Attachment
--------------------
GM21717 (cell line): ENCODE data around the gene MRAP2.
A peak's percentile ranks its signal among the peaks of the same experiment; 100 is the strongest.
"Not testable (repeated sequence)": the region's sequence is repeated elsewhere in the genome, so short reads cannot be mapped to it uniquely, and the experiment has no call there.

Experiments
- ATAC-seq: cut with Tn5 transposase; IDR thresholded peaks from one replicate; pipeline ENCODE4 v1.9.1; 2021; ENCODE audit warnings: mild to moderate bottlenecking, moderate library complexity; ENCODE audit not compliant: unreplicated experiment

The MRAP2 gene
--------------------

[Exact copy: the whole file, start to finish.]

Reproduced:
GM21717 (cell line): ENCODE data around the gene MRAP2.
A peak's percentile ranks its signal among the peaks of the same experiment; 100 is the strongest.
"Not testable (repeated sequence)": the region's sequence is repeated elsewhere in the genome, so short reads cannot be mapped to it uniquely, and the experiment has no call there.

Experiments
- ATAC-seq: cut with Tn5 transposase; IDR thresholded peaks from one replicate; pipeline ENCODE4 v1.9.1; 2021; ENCODE audit warnings: mild to moderate bottlenecking, moderate library complexity; ENCODE audit not compliant: unreplicated experiment

The MRAP2 gene